A Short History of the People’s Church of Elk Mountain
The little church was built in or around 1905. John and Lawrence Quealy, some of Elk Mountain’s founding fathers, donated the land and a church was built. An empty building from Old Carbon was reportedly donated to the cause of getting a church in Elk Mountain. So the story goes that the little church came from Old Carbon originally, although we have no solid evidence of this, just an oral history. The first meeting of the Board of Trustees was held December 26, 1906. The land was officially deeded to the people on January 21, 1927 under the name Elk Mountain Union Church…. But it wasn’t officially filed with the courthouse until August 27, 1948 when the Quealy’s sold their interests to Palm Livestock. Somewhere along the way it was renamed the Elk Mountain Community Church.
Samuel E. West writes of his missionary adventures in Wyoming in a work entitled Cross on the Range, Missionary in Wyoming. In his writings he recorded his experiences with the People’s Church of Elk Mountain. He informs us that it was known as the People’s Church because it was built by the people of the area. It was owned by the people and belonged to no denomination. It was agreed that any minister of any denomination Protestant or Catholic could come and hold services at Elk Mountain if he received permission from the board of trustees; which board was elected by the people of the community. Each minister would take turns preaching at the church. If there were two ministers it was every other week and if there were three ministers, every third week and so on.
When Samuel West arrived in the Hanna- Elk Mountain area in the spring of 1912 as an Episcopalian Missionary, he discovered that a Presbyterian divinity student was holding occasional services in Elk Mountain. It took a few days and a signed petition, but Mr. West was able to arrange holding services on alternate Sundays opposite the Presbyterian student. They shared the same choir, same Sunday School and the same congregation. Of the church building he said this; “The church was a very well built frame structure, of which the people were immensely proud, and they took excellent care of the property. It was always clean, and had a stove which was adequate in the most severe weather.”
Mr. West soon discovered that John Evans, the Welsh proprietor of the Hotel and local bar, was musical; and after some persuasion convinced him to organize and conduct a church choir. Mr. Evans even agreed to close the saloon on Sunday afternoons and evenings so he could conduct choir practice and attend evening services. Mr. West even went on to say that to his great credit, Mr. Evans was ‘entirely sober whenever he conducted the choir’. He also mentioned that a large majority of the people were somehow involved in the timber industry and that there were a lot of Scandinavians, who very much enjoyed their coffee and cake practically every afternoon and especially at gatherings.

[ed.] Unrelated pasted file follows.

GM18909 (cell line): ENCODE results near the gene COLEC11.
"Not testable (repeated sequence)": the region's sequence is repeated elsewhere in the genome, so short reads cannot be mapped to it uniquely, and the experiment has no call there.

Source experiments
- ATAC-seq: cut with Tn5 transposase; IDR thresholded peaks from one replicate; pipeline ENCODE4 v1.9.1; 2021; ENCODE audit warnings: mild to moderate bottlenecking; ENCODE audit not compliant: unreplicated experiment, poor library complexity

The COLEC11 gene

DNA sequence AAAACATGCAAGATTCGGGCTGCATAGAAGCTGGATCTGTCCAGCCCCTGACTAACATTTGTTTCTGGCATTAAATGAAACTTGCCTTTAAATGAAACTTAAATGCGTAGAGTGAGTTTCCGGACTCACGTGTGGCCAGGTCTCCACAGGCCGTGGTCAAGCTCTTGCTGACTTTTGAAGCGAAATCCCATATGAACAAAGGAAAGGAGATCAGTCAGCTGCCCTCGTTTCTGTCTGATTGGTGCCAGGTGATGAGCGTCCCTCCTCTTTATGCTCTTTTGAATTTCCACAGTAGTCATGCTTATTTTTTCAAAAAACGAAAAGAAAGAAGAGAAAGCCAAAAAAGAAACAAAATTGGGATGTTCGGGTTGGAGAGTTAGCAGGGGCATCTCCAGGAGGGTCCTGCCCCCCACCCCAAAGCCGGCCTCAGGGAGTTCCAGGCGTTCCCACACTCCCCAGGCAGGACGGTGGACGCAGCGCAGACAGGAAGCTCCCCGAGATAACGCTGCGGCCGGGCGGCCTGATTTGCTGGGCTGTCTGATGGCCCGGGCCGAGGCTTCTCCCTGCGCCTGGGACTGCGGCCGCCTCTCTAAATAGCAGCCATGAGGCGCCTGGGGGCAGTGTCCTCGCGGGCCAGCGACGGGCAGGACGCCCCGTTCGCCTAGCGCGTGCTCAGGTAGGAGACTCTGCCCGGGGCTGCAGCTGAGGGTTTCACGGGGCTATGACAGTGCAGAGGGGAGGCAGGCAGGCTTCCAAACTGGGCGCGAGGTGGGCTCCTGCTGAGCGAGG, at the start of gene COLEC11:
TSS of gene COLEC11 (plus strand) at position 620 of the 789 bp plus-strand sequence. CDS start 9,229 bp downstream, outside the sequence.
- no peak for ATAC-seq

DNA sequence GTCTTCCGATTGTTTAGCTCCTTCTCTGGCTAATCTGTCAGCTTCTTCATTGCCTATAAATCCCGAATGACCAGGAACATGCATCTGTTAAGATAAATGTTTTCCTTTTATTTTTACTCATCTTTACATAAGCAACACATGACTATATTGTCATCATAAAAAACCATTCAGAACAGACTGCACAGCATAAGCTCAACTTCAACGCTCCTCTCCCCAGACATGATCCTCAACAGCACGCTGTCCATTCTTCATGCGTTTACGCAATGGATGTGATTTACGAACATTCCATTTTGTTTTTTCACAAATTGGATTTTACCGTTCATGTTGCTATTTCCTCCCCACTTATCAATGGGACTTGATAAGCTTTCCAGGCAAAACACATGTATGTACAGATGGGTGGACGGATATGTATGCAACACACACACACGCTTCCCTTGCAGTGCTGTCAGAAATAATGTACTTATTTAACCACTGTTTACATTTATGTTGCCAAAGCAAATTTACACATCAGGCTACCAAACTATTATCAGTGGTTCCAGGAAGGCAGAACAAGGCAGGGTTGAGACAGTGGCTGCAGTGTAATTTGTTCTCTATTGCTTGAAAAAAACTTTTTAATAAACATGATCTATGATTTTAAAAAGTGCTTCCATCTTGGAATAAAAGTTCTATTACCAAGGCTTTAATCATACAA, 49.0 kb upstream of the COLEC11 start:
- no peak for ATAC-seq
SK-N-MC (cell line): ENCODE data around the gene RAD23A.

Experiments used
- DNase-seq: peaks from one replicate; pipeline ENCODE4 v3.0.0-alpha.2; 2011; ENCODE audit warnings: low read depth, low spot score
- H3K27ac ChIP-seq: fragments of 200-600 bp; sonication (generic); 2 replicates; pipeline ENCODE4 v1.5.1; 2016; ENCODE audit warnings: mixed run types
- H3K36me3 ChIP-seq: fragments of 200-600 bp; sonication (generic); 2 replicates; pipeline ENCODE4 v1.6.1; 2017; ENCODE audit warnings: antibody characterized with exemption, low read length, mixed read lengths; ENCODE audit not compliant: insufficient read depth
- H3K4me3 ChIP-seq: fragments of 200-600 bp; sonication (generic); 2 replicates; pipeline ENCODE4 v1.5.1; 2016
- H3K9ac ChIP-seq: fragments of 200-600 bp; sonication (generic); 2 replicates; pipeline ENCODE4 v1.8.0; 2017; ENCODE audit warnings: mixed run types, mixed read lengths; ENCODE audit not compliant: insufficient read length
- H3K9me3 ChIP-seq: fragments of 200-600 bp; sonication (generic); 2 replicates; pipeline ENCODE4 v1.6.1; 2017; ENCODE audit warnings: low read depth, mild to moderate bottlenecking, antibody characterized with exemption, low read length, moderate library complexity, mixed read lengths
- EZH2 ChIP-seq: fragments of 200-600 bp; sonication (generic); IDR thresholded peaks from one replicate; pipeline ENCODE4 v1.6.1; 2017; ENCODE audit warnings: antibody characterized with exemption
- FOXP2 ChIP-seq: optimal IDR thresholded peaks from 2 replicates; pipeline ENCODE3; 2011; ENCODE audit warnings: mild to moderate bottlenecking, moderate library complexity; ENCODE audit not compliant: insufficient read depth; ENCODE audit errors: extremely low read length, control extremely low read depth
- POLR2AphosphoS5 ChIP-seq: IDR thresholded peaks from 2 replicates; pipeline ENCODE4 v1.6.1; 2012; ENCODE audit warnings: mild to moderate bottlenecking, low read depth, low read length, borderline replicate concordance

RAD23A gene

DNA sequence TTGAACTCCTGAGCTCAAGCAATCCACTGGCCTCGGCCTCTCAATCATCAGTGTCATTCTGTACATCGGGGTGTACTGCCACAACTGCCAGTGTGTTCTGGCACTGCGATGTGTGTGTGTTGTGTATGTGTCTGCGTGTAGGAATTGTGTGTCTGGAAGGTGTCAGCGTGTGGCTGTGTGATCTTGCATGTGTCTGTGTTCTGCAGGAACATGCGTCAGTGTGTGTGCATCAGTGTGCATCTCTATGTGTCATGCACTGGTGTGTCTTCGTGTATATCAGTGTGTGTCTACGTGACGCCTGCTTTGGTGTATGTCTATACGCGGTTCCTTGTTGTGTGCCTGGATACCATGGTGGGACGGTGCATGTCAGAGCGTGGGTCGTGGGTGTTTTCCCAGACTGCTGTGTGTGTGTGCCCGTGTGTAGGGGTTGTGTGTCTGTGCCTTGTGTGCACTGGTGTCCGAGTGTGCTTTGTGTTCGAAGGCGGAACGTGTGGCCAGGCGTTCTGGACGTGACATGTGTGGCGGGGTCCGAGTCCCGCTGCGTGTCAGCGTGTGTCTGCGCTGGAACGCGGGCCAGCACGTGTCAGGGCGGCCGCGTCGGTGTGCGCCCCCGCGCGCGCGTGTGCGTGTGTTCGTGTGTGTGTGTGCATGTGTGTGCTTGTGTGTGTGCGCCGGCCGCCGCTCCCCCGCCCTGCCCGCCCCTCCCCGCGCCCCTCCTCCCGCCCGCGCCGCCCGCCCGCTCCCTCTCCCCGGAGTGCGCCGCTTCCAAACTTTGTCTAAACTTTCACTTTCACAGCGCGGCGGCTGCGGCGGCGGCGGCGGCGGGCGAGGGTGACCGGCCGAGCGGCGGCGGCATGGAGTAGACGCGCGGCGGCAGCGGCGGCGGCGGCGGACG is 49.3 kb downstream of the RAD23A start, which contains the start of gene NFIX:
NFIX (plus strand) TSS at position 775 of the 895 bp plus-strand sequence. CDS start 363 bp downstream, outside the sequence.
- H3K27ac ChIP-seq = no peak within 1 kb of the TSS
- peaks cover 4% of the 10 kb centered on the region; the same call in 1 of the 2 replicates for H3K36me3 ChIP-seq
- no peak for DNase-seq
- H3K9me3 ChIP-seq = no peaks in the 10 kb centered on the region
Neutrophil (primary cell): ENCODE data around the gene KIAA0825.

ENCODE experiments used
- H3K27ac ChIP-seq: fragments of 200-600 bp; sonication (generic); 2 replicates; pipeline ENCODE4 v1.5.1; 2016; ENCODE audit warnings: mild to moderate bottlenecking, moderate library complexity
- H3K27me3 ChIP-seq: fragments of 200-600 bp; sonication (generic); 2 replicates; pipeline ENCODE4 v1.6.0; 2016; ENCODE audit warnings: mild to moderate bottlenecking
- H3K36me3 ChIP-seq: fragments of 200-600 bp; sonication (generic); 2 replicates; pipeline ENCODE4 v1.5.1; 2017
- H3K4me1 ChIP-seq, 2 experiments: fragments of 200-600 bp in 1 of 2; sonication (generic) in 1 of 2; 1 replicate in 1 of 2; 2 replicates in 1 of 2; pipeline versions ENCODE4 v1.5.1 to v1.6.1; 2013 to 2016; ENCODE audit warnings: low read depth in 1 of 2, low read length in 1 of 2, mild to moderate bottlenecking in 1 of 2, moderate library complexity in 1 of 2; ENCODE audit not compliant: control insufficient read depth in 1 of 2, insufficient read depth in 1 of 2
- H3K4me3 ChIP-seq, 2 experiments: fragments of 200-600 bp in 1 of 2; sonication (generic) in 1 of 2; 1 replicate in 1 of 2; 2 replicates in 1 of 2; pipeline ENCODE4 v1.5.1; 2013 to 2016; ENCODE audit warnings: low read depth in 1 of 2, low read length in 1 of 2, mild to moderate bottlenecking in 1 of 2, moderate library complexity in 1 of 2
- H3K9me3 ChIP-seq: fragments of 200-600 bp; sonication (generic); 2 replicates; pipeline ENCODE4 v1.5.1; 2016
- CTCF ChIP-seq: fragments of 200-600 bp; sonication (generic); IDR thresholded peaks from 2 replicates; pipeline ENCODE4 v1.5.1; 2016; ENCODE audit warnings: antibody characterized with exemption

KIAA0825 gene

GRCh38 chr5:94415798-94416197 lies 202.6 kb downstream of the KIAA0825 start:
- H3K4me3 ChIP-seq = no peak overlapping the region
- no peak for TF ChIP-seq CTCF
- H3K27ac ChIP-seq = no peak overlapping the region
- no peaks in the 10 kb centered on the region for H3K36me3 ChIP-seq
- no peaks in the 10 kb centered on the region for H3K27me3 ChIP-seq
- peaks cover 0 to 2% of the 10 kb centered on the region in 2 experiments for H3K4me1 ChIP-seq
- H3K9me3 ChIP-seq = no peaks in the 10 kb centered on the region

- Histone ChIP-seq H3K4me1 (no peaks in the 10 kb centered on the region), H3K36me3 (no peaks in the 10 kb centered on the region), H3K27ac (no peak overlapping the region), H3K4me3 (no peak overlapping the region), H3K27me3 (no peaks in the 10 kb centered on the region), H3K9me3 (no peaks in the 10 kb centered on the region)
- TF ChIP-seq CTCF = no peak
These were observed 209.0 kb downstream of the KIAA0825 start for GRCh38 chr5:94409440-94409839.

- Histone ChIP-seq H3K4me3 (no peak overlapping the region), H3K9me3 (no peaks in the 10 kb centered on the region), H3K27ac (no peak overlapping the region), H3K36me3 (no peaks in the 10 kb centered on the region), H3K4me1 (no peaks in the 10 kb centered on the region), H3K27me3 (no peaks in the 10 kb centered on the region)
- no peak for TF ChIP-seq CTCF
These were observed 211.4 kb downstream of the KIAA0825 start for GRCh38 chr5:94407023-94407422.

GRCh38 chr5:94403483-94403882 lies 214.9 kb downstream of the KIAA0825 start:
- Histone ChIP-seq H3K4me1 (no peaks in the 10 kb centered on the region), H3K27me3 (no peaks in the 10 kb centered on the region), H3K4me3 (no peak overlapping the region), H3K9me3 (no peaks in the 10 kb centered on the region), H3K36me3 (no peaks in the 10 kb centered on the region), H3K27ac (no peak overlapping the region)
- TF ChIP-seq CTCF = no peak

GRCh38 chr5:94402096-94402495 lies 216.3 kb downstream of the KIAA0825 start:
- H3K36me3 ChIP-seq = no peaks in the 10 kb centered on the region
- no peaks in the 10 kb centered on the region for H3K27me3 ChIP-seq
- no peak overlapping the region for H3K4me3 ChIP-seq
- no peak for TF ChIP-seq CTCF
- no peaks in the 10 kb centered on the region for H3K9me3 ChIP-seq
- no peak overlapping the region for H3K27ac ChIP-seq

Another great story recounted was the first time a Bishop came to Elk Mountain. Bishop Thomas came to confirm 10 adults that summer of 1912. To honor this occasion, Mr. Evans, the fearless choir director, had prepared for the choir to sing “Nearer My God to Thee”. On the day of the Bishop’s visit, the church and the church yard were packed with people. The humble church was unable to hold them all. Sometime during the Bishop’s sermon, he took occasion to criticize the very hymn that was to be sung by the choir immediately following his sermon. John Evans was equal to the moment and quietly whispered to the choir to hand in their music for “Nearer My God to Thee” and just as quietly handed out music for a hymn that the choir had performed 2 weeks before. The congregation and the visiting Bishop were none the wiser.
The beautifully quaint Community Church still stands today as a testament to the people who founded this community and although services aren’t held regularly, it is still used for weddings and funerals and other cultural events.